LHINs fighting for their existence

In response to the sharp attacks on the Local Health Integration Networks (LHINs) from the Progressive Conservative party,  some LHIN officials have begun to fight for their existence in the lead-up to this fall's provincial election.  

Here's some comments  from the Northeast LHIN CEO, Louise Paquette:

"Decision-makers in Toronto can't begin to understand the challenges faced by patients in Northeastern Ontario. In this region, although the LHINs are still in their infancy, we have benefited from local decision-making.  It's incumbent on us as Northerners to make sure the power stays with us."

Paquette said with the provincial election being held this fall, she's hopeful the next elected government will continue to understand the value of local decision-making.

Pacquette is treading into some very political waters.  She doesn't, however, go quite so far as Gary Switzer, CEO  of the Erie-St. Clair LHIN, who frankly declared during a dispute in August that Progressive Conservative leader Tim Hudak was "making this crap up".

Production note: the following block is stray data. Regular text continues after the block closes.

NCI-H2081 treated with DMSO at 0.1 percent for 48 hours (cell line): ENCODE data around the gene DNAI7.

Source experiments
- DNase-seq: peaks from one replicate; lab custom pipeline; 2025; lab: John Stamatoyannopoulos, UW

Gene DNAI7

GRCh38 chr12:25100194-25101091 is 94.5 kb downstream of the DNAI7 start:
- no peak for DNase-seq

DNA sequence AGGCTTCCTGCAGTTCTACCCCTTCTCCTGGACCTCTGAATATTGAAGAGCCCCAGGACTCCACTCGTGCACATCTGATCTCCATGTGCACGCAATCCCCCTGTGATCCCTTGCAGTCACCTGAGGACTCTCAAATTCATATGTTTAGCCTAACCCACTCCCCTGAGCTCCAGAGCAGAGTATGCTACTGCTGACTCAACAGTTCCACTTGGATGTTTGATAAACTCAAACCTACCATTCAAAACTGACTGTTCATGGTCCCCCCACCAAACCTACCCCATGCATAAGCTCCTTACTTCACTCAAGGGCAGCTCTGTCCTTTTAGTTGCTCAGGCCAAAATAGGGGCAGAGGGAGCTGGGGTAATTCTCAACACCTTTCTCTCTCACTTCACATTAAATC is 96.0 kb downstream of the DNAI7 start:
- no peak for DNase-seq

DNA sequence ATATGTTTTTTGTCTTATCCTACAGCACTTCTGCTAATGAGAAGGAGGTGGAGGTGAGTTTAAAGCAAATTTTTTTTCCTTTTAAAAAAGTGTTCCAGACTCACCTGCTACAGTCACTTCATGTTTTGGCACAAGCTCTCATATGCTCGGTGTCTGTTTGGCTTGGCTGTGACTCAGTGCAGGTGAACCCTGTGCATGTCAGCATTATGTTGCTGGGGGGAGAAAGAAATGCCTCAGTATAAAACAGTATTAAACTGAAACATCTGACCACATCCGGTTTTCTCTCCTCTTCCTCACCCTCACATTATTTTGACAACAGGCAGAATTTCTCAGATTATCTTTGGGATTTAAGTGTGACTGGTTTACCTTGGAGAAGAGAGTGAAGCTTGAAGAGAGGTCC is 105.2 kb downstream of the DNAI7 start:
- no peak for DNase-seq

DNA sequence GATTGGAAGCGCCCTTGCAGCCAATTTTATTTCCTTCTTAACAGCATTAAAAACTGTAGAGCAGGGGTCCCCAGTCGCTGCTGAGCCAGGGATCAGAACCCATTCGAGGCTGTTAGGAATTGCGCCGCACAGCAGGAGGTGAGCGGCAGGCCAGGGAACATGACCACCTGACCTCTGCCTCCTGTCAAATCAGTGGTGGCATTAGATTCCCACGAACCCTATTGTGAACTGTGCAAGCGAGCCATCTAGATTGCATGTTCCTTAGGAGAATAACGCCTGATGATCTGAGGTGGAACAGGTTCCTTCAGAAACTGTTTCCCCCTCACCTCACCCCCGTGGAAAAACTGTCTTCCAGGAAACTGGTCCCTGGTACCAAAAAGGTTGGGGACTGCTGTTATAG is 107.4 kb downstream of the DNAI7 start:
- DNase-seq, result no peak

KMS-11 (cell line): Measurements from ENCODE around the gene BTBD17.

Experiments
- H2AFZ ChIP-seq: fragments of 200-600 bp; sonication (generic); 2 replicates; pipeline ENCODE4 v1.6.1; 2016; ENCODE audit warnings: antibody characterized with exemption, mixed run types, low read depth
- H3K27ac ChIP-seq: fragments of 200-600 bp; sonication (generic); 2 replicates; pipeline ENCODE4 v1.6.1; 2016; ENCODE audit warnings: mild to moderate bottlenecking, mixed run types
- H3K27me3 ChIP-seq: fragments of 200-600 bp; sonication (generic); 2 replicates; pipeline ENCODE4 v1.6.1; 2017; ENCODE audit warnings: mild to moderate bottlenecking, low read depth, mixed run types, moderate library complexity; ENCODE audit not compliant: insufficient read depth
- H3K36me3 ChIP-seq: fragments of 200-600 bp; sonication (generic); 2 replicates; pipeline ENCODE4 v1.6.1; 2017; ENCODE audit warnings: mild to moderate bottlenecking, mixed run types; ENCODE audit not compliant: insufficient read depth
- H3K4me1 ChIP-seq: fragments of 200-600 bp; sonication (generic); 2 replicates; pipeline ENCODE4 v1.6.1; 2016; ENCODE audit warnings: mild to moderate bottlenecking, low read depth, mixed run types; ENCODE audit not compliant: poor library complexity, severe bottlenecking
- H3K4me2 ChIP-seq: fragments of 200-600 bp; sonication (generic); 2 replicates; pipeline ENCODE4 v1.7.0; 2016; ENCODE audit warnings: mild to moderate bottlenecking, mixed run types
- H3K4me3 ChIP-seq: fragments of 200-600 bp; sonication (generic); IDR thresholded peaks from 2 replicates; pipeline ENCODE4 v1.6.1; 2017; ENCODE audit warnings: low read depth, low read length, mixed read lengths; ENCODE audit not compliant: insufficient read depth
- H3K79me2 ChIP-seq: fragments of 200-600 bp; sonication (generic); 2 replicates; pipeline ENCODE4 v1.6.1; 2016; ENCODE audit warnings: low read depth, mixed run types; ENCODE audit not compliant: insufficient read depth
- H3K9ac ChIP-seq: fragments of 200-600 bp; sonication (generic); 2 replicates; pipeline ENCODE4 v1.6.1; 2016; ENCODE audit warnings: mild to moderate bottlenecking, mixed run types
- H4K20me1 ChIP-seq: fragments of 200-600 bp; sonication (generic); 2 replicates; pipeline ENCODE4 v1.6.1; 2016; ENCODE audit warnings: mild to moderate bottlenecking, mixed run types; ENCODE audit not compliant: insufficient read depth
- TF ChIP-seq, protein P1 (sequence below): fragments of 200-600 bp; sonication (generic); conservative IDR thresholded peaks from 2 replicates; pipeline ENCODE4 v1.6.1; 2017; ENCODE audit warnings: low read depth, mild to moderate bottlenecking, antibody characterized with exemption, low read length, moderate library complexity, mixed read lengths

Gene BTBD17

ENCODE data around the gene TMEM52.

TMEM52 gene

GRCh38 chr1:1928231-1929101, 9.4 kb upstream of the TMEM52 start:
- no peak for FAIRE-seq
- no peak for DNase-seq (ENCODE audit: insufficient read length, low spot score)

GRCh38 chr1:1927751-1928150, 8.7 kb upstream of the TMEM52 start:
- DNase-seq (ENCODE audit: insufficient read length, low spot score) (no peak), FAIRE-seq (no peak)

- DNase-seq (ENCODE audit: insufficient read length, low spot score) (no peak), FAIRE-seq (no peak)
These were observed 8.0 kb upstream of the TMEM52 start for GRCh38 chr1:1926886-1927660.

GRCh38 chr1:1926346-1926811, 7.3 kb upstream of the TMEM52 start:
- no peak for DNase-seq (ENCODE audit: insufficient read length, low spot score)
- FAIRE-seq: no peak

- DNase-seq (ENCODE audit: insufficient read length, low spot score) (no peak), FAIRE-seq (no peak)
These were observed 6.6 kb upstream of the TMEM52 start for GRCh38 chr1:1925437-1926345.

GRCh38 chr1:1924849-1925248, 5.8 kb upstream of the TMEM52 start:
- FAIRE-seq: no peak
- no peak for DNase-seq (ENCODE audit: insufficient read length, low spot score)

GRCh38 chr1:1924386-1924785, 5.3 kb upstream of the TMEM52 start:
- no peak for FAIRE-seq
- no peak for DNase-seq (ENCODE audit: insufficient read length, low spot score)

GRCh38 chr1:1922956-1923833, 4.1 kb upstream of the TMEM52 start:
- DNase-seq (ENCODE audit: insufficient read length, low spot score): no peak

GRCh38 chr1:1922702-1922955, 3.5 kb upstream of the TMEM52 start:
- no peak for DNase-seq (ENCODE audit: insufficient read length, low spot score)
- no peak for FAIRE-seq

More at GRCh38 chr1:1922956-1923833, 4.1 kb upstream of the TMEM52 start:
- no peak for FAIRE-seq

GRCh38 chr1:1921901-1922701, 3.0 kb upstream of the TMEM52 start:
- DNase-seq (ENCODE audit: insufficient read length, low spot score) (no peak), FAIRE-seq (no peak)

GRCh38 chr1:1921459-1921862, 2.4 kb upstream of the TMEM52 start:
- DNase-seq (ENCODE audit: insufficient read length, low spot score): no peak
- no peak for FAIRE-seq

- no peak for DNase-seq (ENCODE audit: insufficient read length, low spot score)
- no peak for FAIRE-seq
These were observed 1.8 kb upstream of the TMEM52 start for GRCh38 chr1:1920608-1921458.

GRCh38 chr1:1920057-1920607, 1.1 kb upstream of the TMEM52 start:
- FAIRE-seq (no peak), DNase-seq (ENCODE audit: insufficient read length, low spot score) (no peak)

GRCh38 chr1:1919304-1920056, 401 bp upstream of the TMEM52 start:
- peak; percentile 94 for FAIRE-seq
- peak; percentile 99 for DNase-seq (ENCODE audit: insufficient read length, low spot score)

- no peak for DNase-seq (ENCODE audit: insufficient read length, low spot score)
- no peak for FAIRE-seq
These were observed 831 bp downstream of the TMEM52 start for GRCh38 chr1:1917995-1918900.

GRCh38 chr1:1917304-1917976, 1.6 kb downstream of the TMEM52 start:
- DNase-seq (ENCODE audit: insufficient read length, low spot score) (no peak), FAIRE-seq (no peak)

It is inappropriate for LHIN bosses to join the political debate.  But it was probably inevitable: the LHINs were designed so that the government could distance itself from unpopular health care decisions.  They were designed to hand over political decisions to non-politicians. 

LHIN officials may figure that they have little to lose by getting involved in the politics, given that the Progressive Conservatives say they will shut the LHINs down.  And even more so as the Progressive Conservative attacks on the LHINs are pretty much cheap shots -- laughably suggesting health care services can be coordinated without incurring costs.  

The debate needs to be on a more serious level.

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